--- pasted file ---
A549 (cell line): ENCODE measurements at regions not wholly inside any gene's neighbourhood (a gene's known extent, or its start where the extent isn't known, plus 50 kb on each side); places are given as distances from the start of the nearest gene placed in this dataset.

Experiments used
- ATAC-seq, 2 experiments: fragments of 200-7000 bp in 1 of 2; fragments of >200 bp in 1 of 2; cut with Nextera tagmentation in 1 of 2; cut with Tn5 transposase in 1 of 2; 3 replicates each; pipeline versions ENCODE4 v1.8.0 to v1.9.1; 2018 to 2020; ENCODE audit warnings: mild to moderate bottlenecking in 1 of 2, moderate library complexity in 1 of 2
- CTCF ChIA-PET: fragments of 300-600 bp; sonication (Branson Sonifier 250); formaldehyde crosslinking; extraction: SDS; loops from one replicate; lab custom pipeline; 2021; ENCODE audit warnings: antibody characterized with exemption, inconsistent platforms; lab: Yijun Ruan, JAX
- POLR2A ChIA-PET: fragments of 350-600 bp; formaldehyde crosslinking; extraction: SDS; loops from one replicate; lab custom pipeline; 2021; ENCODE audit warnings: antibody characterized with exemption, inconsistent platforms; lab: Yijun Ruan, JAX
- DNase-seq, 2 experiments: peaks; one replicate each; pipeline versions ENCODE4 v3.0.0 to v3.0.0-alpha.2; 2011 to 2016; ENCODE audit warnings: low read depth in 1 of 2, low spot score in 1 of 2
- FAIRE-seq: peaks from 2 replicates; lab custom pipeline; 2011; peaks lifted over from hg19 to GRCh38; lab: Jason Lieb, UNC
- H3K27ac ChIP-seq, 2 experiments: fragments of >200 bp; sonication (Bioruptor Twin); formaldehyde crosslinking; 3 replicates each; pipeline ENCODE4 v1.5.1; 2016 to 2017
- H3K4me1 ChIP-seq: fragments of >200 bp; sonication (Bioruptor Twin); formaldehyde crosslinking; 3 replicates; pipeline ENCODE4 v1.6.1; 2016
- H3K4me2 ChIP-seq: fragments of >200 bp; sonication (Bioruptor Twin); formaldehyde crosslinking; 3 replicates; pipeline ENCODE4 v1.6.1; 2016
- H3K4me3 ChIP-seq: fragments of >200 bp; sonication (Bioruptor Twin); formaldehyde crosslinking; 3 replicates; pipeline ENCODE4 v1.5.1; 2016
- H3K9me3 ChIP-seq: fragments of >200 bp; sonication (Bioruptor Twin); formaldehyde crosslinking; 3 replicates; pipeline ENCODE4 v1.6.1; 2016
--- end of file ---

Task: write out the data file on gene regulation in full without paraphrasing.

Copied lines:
A549 (cell line): ENCODE measurements at regions not wholly inside any gene's neighbourhood (a gene's known extent, or its start where the extent isn't known, plus 50 kb on each side); places are given as distances from the start of the nearest gene placed in this dataset.

Experiments used
- ATAC-seq, 2 experiments: fragments of 200-7000 bp in 1 of 2; fragments of >200 bp in 1 of 2; cut with Nextera tagmentation in 1 of 2; cut with Tn5 transposase in 1 of 2; 3 replicates each; pipeline versions ENCODE4 v1.8.0 to v1.9.1; 2018 to 2020; ENCODE audit warnings: mild to moderate bottlenecking in 1 of 2, moderate library complexity in 1 of 2
- CTCF ChIA-PET: fragments of 300-600 bp; sonication (Branson Sonifier 250); formaldehyde crosslinking; extraction: SDS; loops from one replicate; lab custom pipeline; 2021; ENCODE audit warnings: antibody characterized with exemption, inconsistent platforms; lab: Yijun Ruan, JAX
- POLR2A ChIA-PET: fragments of 350-600 bp; formaldehyde crosslinking; extraction: SDS; loops from one replicate; lab custom pipeline; 2021; ENCODE audit warnings: antibody characterized with exemption, inconsistent platforms; lab: Yijun Ruan, JAX
- DNase-seq, 2 experiments: peaks; one replicate each; pipeline versions ENCODE4 v3.0.0 to v3.0.0-alpha.2; 2011 to 2016; ENCODE audit warnings: low read depth in 1 of 2, low spot score in 1 of 2
- FAIRE-seq: peaks from 2 replicates; lab custom pipeline; 2011; peaks lifted over from hg19 to GRCh38; lab: Jason Lieb, UNC
- H3K27ac ChIP-seq, 2 experiments: fragments of >200 bp; sonication (Bioruptor Twin); formaldehyde crosslinking; 3 replicates each; pipeline ENCODE4 v1.5.1; 2016 to 2017
- H3K4me1 ChIP-seq: fragments of >200 bp; sonication (Bioruptor Twin); formaldehyde crosslinking; 3 replicates; pipeline ENCODE4 v1.6.1; 2016
- H3K4me2 ChIP-seq: fragments of >200 bp; sonication (Bioruptor Twin); formaldehyde crosslinking; 3 replicates; pipeline ENCODE4 v1.6.1; 2016
- H3K4me3 ChIP-seq: fragments of >200 bp; sonication (Bioruptor Twin); formaldehyde crosslinking; 3 replicates; pipeline ENCODE4 v1.5.1; 2016
- H3K9me3 ChIP-seq: fragments of >200 bp; sonication (Bioruptor Twin); formaldehyde crosslinking; 3 replicates; pipeline ENCODE4 v1.6.1; 2016